There are 14 ‘devil’s churns,’ or potholes, on the rocky slopes of Sukulanrakka close to the village of Rautiosaari, around 25 km from Rovaniemi city centre.
Due to their depth, three of these are counted among Finland’s largest potholes. The largest lies at the foot of the hill and has partly collapsed. It is 8 metres in diameter and 15 metres deep. Two other devil’s churns, with depths of 9 and 10 metres, are located on top of the rock face.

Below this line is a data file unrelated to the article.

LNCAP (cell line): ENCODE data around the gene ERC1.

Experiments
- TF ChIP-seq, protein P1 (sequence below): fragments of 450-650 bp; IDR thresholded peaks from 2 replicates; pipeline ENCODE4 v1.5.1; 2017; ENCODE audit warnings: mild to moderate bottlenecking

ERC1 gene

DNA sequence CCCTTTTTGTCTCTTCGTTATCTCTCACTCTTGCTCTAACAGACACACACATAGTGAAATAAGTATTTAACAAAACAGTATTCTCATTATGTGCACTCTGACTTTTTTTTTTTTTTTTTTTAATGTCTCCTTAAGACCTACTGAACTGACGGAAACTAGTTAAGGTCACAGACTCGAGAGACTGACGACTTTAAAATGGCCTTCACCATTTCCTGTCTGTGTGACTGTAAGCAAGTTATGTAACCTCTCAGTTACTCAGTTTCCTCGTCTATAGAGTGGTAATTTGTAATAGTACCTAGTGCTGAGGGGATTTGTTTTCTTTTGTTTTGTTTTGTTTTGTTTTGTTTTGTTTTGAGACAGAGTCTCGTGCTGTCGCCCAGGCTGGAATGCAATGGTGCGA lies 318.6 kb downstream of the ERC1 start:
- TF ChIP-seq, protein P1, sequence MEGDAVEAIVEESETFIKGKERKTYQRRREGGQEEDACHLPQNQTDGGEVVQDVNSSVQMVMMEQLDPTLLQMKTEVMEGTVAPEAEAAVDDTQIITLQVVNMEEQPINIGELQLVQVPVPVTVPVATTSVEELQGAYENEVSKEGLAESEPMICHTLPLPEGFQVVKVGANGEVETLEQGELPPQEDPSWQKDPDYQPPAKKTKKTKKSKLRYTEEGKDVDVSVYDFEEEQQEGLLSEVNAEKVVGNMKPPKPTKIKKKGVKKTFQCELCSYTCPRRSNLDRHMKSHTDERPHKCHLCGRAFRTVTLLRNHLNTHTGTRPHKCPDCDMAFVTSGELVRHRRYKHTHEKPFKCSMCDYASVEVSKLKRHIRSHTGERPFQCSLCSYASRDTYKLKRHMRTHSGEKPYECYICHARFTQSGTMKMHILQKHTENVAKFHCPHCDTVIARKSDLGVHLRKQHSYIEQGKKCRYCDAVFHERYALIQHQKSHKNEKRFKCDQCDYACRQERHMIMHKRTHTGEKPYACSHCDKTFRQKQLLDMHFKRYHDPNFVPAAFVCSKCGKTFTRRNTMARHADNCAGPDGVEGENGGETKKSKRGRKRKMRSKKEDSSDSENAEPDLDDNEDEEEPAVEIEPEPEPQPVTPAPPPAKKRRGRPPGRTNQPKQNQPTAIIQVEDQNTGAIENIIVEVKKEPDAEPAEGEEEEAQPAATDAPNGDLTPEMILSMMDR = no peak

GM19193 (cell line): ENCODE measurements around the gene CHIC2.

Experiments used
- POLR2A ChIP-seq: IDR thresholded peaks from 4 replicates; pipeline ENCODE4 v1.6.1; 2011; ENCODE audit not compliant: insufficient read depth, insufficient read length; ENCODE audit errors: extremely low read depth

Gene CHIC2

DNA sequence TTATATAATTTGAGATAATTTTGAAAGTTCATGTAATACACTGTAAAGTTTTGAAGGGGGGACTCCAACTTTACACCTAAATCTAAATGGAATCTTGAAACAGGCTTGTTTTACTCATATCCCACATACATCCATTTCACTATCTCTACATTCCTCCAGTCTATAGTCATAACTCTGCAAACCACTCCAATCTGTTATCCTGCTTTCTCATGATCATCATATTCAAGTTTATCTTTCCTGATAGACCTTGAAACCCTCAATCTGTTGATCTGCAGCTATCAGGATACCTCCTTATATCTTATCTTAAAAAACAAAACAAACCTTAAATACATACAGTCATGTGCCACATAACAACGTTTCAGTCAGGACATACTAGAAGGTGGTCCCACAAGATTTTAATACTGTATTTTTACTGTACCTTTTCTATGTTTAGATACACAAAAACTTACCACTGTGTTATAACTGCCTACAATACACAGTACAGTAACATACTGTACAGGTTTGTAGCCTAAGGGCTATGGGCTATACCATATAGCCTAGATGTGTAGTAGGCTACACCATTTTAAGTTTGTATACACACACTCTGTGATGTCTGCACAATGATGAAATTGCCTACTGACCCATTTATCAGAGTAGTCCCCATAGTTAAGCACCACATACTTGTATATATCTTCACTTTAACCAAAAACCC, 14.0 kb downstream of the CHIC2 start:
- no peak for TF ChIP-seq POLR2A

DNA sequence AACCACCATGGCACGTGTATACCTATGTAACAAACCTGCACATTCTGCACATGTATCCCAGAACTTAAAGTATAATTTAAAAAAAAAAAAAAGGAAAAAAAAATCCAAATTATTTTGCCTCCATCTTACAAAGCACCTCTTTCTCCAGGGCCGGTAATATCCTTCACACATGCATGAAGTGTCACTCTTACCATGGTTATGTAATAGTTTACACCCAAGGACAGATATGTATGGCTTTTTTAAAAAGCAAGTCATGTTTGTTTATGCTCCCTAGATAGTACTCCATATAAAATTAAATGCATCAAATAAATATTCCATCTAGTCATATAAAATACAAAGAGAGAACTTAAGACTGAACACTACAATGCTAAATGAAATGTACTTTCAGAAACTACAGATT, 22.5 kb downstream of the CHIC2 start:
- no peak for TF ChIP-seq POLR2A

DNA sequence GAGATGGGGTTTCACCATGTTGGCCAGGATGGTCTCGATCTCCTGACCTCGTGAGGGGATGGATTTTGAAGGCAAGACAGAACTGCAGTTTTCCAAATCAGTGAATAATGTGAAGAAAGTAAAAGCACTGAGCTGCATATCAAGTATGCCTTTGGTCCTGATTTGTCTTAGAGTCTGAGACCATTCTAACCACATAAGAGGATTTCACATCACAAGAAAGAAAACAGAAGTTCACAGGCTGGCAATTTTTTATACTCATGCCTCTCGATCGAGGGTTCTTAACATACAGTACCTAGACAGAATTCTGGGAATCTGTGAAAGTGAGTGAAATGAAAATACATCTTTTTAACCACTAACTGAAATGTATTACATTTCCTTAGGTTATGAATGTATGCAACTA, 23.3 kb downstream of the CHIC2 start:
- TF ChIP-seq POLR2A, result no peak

These potholes were created around 10,000 years ago, on the fringes of the melting continental ice sheet, by powerful meltwater flows which eroded the rock. Rocks and stones were swept away by fast flowing meltwater gushing through tunnels at the base of the glacier. In the case of Sukulanrakka, the meltwater also swept away the soil covering the rocky outcrops. As powerful eddies developed in the meltwater tunnels, the boulders carried by the flood began to swirl. Under the power supplied by the water, the rocks and boulders drilled down to the rock face underneath, creating round potholes known as ‘devil’s churns.’ Most of the rock material carried along by the meltwater accumulated to form a ridge running in the direction of the tunnel.